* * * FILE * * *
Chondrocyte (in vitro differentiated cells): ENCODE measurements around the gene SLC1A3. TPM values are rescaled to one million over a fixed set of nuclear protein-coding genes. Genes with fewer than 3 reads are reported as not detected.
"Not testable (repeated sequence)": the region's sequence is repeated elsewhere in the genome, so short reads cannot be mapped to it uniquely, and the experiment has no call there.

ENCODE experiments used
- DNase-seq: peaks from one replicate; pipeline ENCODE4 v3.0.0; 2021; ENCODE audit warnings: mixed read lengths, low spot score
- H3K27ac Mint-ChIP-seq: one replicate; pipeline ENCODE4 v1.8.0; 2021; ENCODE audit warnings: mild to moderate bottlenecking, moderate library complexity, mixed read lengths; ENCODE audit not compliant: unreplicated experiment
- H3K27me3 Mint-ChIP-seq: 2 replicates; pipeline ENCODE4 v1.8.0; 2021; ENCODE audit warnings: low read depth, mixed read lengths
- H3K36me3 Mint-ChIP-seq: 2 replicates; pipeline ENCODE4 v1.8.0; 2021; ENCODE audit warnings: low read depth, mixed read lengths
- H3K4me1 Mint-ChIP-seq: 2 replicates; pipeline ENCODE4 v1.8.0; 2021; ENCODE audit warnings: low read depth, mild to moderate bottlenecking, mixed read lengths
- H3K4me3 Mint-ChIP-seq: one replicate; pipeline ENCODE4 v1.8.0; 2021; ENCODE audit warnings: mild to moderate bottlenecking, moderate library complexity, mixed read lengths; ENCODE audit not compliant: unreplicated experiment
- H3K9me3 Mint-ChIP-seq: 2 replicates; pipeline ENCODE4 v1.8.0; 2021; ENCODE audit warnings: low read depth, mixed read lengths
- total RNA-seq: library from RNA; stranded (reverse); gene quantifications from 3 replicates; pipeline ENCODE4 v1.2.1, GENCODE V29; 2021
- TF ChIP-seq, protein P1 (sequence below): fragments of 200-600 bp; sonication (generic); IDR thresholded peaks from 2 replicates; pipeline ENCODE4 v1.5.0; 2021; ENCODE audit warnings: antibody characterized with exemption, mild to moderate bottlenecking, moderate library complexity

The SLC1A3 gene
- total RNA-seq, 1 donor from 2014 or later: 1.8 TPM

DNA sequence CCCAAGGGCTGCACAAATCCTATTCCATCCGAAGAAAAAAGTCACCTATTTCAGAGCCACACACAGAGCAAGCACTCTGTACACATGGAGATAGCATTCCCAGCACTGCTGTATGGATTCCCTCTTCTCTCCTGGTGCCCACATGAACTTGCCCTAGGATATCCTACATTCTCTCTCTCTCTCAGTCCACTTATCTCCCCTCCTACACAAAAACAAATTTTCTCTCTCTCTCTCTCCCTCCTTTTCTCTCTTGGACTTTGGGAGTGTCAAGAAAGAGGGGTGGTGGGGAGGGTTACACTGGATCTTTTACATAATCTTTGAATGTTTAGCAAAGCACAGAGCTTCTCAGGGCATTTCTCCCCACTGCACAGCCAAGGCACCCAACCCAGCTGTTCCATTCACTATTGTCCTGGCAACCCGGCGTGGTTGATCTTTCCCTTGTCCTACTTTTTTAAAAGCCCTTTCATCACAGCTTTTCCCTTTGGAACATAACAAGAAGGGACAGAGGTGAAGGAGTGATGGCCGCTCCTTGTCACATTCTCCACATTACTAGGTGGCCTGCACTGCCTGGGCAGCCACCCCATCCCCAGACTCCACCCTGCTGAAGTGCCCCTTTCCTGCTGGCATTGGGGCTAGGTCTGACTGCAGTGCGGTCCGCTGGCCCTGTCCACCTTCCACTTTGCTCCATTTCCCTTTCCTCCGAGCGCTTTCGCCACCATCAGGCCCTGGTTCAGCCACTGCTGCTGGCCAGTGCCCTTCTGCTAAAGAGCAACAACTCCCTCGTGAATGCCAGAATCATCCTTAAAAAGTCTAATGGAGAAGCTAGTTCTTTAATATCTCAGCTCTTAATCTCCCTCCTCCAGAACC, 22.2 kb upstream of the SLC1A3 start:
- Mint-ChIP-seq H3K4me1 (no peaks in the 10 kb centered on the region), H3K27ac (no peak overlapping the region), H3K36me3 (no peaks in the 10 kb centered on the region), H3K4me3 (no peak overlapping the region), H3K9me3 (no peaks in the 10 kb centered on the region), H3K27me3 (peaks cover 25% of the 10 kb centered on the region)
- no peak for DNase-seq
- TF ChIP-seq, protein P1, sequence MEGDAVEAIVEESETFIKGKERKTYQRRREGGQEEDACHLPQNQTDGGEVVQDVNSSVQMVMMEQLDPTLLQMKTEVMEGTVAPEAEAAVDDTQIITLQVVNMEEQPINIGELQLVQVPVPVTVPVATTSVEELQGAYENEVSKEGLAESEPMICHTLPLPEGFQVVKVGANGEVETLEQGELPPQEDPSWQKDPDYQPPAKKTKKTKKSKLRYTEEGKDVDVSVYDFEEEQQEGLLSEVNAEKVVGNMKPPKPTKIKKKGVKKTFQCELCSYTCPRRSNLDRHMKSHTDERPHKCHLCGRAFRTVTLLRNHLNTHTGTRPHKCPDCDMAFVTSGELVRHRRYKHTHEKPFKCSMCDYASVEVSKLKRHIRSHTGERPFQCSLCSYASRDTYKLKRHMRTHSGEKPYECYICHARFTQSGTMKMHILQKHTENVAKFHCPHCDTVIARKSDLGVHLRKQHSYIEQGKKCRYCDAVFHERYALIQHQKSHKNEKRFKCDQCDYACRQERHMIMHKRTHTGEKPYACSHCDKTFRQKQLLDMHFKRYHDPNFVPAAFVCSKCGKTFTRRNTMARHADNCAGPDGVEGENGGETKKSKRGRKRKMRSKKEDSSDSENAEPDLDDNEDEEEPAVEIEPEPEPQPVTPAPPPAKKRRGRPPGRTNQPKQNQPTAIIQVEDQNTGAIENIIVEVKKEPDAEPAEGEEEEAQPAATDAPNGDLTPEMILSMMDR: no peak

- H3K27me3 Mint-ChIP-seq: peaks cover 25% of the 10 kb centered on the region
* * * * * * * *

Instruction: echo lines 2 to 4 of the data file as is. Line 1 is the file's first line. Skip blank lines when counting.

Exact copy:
"Not testable (repeated sequence)": the region's sequence is repeated elsewhere in the genome, so short reads cannot be mapped to it uniquely, and the experiment has no call there.

ENCODE experiments used
- DNase-seq: peaks from one replicate; pipeline ENCODE4 v3.0.0; 2021; ENCODE audit warnings: mixed read lengths, low spot score